- There is a connection between the defendant’s misstatement or omission and the plaintiff’s purchase or sale of a security;
- The plaintiff relied on the defendant’s misstatement or omission;
- The plaintiff suffered economic loss; and,
- The plaintiff’s reliance on the defendant’s misstatement or omission was the cause of the plaintiff’s economic loss.
1. No Material Misstatement or Omission
A misstatement or omission is only considered material if, “‘there is a substantial likelihood that a reasonable shareholder would consider it important’ in making his investment decision.” This is judged on a case-by-case basis, and is examined in light of both the contents of the misstatement or omission itself and its relation to any other relevant information that is publicly available.
2. No Intent to Deceive, Manipulate, or Defraud
Arguing lack of intent will prove to be an effective defense strategy in many cases. If a plaintiff (or in the case of criminal litigation, the federal government) cannot prove that a company’s leaders intended to mislead investors, then no liability or culpability can attach under Section 10(b).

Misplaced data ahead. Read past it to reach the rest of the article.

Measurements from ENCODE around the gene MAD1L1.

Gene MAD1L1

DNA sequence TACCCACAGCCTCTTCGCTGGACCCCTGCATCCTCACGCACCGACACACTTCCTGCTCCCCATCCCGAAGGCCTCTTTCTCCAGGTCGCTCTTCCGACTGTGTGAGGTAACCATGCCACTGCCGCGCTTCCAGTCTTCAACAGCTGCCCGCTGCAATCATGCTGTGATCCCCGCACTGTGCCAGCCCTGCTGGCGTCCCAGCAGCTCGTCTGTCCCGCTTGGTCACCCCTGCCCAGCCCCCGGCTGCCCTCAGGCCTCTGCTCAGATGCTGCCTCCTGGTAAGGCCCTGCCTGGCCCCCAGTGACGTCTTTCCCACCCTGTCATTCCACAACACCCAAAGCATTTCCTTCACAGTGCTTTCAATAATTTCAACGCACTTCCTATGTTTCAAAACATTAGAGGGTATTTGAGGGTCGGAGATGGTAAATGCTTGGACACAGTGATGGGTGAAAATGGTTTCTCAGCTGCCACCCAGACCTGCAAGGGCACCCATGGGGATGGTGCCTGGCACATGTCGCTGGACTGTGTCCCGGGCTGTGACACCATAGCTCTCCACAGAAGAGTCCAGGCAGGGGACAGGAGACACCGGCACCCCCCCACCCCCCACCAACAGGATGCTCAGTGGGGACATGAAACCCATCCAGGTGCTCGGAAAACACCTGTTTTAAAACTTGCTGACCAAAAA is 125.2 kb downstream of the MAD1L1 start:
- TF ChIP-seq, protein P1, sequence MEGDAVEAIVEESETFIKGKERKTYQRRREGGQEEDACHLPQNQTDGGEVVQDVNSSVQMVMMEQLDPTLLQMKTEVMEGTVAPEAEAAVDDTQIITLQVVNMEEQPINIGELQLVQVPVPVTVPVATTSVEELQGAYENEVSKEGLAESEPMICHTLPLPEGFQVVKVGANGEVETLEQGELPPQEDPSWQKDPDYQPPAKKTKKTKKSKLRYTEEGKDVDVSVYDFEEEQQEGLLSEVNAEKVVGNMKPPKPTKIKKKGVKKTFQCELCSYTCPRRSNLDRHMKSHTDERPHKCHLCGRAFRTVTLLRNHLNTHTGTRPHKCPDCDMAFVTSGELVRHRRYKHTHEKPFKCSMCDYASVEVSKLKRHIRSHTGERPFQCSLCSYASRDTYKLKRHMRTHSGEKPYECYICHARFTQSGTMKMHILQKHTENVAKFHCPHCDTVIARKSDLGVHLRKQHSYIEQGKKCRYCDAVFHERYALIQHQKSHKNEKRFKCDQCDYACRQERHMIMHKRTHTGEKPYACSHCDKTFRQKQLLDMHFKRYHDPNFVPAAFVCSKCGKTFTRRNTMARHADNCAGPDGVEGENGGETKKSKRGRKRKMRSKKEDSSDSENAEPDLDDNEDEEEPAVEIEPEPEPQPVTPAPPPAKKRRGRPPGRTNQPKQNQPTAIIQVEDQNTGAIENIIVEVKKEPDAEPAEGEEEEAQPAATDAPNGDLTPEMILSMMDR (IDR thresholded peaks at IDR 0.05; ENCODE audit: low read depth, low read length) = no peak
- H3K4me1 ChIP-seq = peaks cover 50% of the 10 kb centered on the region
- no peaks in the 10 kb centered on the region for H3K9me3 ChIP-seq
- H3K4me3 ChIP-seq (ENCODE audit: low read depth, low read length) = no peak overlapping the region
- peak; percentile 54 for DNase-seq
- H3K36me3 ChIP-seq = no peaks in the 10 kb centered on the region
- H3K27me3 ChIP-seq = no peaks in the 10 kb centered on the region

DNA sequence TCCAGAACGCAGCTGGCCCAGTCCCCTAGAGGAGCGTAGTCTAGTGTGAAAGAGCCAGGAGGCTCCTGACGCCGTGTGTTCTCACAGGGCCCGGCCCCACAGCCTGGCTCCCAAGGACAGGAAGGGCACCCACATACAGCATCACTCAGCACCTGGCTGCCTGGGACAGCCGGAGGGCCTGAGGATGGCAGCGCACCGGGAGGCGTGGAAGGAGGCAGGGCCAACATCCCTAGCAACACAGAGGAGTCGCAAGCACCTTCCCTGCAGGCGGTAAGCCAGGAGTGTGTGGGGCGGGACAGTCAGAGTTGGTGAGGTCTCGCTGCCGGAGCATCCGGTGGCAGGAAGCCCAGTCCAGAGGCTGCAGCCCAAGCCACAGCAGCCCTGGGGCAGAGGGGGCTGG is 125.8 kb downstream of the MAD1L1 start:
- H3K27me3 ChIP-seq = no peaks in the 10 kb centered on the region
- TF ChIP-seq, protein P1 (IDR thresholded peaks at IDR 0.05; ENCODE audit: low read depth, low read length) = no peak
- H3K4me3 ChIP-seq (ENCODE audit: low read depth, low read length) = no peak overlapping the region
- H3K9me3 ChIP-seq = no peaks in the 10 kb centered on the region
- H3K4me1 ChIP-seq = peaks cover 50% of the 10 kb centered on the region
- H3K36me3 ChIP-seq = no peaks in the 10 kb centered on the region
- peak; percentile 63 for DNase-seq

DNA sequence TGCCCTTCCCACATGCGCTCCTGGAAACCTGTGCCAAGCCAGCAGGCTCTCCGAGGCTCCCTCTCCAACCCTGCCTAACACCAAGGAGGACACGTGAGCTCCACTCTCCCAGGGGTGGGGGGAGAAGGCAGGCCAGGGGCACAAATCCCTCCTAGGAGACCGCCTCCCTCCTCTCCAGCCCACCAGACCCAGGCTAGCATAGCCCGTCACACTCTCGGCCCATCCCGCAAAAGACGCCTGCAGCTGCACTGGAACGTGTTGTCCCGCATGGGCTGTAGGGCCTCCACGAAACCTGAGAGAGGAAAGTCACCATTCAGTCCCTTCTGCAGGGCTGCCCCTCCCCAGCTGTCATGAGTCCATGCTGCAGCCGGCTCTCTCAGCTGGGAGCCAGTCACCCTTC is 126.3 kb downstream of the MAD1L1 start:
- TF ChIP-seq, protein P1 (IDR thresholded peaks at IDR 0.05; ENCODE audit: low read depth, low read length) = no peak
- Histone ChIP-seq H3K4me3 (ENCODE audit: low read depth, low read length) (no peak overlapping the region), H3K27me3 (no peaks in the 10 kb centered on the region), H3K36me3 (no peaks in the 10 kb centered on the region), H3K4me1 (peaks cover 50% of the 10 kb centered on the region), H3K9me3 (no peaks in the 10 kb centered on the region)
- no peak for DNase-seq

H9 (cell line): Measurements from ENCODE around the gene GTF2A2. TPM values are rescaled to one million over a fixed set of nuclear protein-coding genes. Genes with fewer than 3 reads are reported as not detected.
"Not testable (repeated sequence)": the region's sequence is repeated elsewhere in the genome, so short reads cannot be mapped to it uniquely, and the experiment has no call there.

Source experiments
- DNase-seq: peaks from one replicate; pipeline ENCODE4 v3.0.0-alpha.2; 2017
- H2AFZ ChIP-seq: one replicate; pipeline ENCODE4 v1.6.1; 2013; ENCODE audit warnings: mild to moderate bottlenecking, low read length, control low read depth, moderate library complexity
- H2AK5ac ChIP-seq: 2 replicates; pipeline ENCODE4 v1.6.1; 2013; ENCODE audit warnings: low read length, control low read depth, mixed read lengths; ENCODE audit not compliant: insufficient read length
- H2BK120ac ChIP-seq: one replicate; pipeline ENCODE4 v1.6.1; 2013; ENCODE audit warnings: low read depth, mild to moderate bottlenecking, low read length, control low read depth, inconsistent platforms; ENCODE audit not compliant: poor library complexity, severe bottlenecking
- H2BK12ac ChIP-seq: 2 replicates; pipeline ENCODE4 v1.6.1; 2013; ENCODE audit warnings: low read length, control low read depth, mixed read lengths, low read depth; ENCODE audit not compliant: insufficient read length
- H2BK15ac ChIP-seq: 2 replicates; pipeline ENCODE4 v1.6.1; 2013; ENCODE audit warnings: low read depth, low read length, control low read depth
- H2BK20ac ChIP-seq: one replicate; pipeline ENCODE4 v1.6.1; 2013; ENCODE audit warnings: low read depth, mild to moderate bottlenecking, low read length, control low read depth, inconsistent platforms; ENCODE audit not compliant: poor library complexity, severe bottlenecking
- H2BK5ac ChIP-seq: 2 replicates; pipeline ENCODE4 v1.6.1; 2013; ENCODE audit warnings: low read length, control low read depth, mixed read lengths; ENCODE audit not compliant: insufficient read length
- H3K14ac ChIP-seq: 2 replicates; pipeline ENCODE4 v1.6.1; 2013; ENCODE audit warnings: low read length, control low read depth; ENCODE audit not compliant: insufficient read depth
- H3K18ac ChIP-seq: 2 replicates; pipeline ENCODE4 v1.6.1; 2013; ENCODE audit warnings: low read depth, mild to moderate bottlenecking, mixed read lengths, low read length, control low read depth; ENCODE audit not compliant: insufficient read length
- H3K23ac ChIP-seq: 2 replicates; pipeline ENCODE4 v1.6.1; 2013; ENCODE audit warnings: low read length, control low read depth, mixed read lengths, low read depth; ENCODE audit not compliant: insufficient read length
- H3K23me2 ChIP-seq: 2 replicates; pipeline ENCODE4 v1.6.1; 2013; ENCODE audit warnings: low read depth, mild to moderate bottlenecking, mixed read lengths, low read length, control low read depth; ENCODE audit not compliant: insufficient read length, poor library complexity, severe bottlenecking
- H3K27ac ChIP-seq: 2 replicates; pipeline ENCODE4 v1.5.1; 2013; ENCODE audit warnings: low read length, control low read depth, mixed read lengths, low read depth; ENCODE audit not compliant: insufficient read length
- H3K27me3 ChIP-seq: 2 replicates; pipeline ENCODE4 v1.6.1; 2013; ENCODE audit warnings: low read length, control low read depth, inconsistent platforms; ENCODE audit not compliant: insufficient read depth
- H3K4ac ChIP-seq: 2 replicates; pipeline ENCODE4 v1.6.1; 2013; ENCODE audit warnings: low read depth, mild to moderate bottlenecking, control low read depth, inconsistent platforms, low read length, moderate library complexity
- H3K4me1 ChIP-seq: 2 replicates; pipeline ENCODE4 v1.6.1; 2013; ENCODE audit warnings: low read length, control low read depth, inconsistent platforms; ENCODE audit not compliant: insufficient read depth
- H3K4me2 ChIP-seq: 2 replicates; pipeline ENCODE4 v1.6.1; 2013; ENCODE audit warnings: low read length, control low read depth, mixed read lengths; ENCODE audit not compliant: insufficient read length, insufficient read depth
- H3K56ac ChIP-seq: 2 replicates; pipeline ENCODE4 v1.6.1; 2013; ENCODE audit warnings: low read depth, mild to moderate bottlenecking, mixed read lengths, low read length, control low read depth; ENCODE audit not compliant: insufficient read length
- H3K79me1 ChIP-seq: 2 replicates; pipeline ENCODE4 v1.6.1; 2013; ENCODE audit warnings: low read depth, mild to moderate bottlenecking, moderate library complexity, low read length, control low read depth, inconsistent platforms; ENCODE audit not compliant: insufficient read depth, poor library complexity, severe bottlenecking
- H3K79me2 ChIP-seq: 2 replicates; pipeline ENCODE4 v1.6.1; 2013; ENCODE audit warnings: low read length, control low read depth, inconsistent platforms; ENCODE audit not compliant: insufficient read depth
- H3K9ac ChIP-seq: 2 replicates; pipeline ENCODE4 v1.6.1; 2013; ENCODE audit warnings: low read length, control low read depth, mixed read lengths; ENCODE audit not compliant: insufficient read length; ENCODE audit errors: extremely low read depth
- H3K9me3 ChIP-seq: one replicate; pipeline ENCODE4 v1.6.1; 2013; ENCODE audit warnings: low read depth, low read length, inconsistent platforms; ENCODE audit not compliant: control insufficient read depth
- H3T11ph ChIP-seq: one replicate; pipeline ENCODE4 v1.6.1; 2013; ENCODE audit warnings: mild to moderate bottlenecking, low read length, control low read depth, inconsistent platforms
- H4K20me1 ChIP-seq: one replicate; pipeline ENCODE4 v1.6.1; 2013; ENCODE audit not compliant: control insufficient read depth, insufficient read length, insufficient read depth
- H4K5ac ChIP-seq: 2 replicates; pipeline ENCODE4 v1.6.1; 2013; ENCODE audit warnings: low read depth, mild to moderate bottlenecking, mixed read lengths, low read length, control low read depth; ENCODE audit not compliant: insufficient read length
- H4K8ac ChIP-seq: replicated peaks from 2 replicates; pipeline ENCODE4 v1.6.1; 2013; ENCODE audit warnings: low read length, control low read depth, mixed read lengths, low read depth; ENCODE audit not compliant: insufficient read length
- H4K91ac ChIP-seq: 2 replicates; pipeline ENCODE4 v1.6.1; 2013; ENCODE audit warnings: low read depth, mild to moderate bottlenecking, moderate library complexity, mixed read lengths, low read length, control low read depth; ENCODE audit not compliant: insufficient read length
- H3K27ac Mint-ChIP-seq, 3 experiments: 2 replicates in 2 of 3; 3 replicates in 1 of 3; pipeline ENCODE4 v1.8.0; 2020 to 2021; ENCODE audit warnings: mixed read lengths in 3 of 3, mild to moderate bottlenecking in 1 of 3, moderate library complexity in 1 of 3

3. No Connection to the Plaintiff’s Purchase or Sale
Companies can potentially attack this element of a cause of action under Section 10(b) on two different grounds. First, in some cases, companies will be able to argue that the timing is such that the plaintiff is unable to prove that its purchase or sale was made “in connection with” the defendant’s material misstatement or omission. Second, if a plaintiff did not actually make a purchase or sale (i.e. the plaintiff simply held onto a security in reliance on the misstatement or omission), then the plaintiff does not have a claim to pursue under Section 10(b).
4. No Reliance
Even if a plaintiff made a purchase or sale “in connection with” a company’s material misstatement or omission, this alone is not enough if the plaintiff cannot also prove reliance. This prevents plaintiffs from seeking to recover their losses when they make their investment decisions before learning of (or despite learning of) a company’s misstatement or omission.